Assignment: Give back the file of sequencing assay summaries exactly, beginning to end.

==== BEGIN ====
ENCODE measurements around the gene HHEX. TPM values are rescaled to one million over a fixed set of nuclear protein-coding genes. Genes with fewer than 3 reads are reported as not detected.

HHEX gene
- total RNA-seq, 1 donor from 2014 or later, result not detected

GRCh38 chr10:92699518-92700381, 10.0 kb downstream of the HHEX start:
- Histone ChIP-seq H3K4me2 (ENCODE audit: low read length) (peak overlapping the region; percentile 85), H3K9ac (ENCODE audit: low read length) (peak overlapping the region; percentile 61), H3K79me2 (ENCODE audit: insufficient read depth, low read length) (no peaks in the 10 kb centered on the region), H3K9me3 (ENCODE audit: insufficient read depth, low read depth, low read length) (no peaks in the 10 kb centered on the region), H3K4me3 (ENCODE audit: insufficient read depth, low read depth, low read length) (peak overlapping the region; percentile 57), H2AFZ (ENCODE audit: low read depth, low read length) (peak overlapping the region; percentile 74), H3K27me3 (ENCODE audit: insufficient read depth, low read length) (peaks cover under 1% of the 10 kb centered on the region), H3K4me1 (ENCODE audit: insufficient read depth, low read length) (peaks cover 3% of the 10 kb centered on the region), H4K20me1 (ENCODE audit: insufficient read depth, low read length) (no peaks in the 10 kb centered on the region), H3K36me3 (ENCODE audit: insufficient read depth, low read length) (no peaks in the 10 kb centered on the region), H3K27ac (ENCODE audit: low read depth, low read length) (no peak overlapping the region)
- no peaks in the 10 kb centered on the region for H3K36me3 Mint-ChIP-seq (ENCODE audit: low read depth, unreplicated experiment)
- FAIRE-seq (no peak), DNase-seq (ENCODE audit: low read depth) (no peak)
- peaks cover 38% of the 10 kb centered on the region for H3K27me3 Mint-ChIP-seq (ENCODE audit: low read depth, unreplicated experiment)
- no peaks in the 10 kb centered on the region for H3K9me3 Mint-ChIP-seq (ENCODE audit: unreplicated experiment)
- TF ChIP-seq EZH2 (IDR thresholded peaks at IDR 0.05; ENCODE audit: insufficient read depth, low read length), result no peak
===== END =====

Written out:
ENCODE measurements around the gene HHEX. TPM values are rescaled to one million over a fixed set of nuclear protein-coding genes. Genes with fewer than 3 reads are reported as not detected.

HHEX gene
- total RNA-seq, 1 donor from 2014 or later, result not detected

GRCh38 chr10:92699518-92700381, 10.0 kb downstream of the HHEX start:
- Histone ChIP-seq H3K4me2 (ENCODE audit: low read length) (peak overlapping the region; percentile 85), H3K9ac (ENCODE audit: low read length) (peak overlapping the region; percentile 61), H3K79me2 (ENCODE audit: insufficient read depth, low read length) (no peaks in the 10 kb centered on the region), H3K9me3 (ENCODE audit: insufficient read depth, low read depth, low read length) (no peaks in the 10 kb centered on the region), H3K4me3 (ENCODE audit: insufficient read depth, low read depth, low read length) (peak overlapping the region; percentile 57), H2AFZ (ENCODE audit: low read depth, low read length) (peak overlapping the region; percentile 74), H3K27me3 (ENCODE audit: insufficient read depth, low read length) (peaks cover under 1% of the 10 kb centered on the region), H3K4me1 (ENCODE audit: insufficient read depth, low read length) (peaks cover 3% of the 10 kb centered on the region), H4K20me1 (ENCODE audit: insufficient read depth, low read length) (no peaks in the 10 kb centered on the region), H3K36me3 (ENCODE audit: insufficient read depth, low read length) (no peaks in the 10 kb centered on the region), H3K27ac (ENCODE audit: low read depth, low read length) (no peak overlapping the region)
- no peaks in the 10 kb centered on the region for H3K36me3 Mint-ChIP-seq (ENCODE audit: low read depth, unreplicated experiment)
- FAIRE-seq (no peak), DNase-seq (ENCODE audit: low read depth) (no peak)
- peaks cover 38% of the 10 kb centered on the region for H3K27me3 Mint-ChIP-seq (ENCODE audit: low read depth, unreplicated experiment)
- no peaks in the 10 kb centered on the region for H3K9me3 Mint-ChIP-seq (ENCODE audit: unreplicated experiment)
- TF ChIP-seq EZH2 (IDR thresholded peaks at IDR 0.05; ENCODE audit: insufficient read depth, low read length), result no peak